The Master Degree requires 4 semesters (2 years) to complete, the aim being to accumulate 120 credits in the ECTS system. A thesis project is assigned 60 EC and coursework makes up the remaining 60 EC. As most of the courses are held only biennially, students work on their thesis concurrently during the entire 2-year period.
The Master curriculum is composed of 4 modules, structured as follows:
Module A: Mandatory Courses (6 EC credits)
This module ensures that all Master candidates have some knowledge of the local geology of Switzerland, and some basic practical skills for their research thesis. It includes a field trip through the Swiss Alps, which has two aims: to view some world-class geology up close, and to foster social interaction between students in the same semester.
The Module also contains two (for Bern students only) soft-skill courses to improve communication in the Earth Sciences (written, oral, graphical) and to acquire experience in research seminars. Fribourg students can check with secretariate to find out what further soft skill courses are offer and required in Fribourg.
Module B: Specialty Courses (30 EC credits)
This module allows students to gain well-defined expertise in a selected field of interest. As well as meeting personal interests, this specialised training is later advantageous when graduates seek jobs in research and industry. Each student must select at least 30 EC in courses from those offered in their chosen Specialty. All the Specialties offer at least 40 EC in courses, so a subset of these may be selected to suit the student’s Individual Study Plan.
The five Specialties within the Bern–Fribourg Master’s programme reflect the diverse research strengths of the two partner institutes.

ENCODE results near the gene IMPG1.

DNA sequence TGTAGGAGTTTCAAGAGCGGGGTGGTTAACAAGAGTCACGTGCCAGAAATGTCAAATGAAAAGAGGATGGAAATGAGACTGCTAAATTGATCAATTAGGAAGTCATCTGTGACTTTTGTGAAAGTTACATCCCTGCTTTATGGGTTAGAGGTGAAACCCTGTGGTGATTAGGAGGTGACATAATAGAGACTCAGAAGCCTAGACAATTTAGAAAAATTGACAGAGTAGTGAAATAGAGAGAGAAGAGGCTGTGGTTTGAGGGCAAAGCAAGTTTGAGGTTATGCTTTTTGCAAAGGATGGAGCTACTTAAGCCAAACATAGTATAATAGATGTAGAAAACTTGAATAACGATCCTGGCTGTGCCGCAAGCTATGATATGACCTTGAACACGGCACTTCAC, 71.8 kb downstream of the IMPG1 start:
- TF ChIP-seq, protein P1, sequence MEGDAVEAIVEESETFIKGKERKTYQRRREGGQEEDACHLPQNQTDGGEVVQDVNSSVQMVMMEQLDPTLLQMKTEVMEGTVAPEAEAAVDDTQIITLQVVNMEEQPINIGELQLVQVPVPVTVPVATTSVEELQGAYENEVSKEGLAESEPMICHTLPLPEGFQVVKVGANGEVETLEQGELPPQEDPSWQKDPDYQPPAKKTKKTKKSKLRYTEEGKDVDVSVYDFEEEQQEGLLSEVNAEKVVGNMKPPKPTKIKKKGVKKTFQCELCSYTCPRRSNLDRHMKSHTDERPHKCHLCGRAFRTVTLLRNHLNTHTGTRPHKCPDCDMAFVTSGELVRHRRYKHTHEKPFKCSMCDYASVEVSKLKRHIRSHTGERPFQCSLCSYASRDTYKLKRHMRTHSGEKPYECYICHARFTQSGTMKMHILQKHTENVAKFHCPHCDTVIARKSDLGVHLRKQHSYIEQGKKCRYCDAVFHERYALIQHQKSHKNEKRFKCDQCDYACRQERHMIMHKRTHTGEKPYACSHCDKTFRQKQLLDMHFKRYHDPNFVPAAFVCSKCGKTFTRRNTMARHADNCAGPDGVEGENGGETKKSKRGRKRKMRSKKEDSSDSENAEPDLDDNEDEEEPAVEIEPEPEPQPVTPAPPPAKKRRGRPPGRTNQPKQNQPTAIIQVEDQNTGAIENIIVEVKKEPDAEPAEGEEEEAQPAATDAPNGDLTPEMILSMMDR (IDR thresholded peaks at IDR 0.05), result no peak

Module C: Elective Courses (24 EC):
This module permits students to broaden their Earth Science training in fields outside their chosen Specialty. Courses that sum to 24 EC can be selected from the entire list of courses offered in the Bern–Fribourg Master’s programme. Students who instead prefer to strengthen their specialised expertise are free to select additional courses from among those offered in their Specialty (provided these courses have not already been chosen for Module B).
A few EC credits from outside the Bern–Fribourg partnership (e.g. SEM Exchanges or other scientific disciplines) may also be counted in this module. In all cases the choice of Elective Courses should be made in consultation with the student’s Advisor Committee.
Module D: Master Thesis
Experience working on a research project is an extremely effective form of scientific training. In recognition of this, many employers, whether in industry or basic science, prefer candidates who have completed a research project of considerable scope and depth. This module is designed to meet these needs by allowing students to work over a two-year period on a topic that carries half the weight of their Degree credits.
Most students view their research project as the most rewarding part of their Master training. It is a very intensive learning experience, it is a chance to think about Nature deeply and it is a strong motivator for related coursework.
The key to success with the thesis is to select a topic of personal interest, preferably with a lead into future career options. This topic may involve any combination of field, laboratory and/or computational work, but its aims and methods should be discussed in detail with the chosen Supervisor. The concurrent courses in Modules B and C should be chosen to support the scientific questions and methods addressed in the thesis project. Students are encouraged to select topics within on-going research projects at the Universities of Bern and Fribourg (many of which involve government and industry partners), to take advantage of contact with groups of active scientists.
During the first semester of the curriculum the student reviews the literature relevant to the chosen thesis topic and presents an oral and written research proposal. The remaining 3 semesters and one intervening summer period (free of coursework) are devoted to collecting and analysing data and to writing up the results. The thesis work terminates with oral and written presentations at the end of the fourth semester. The thesis may be written in English, German or French. Other languages may also be permitted depending on the supervisors involved.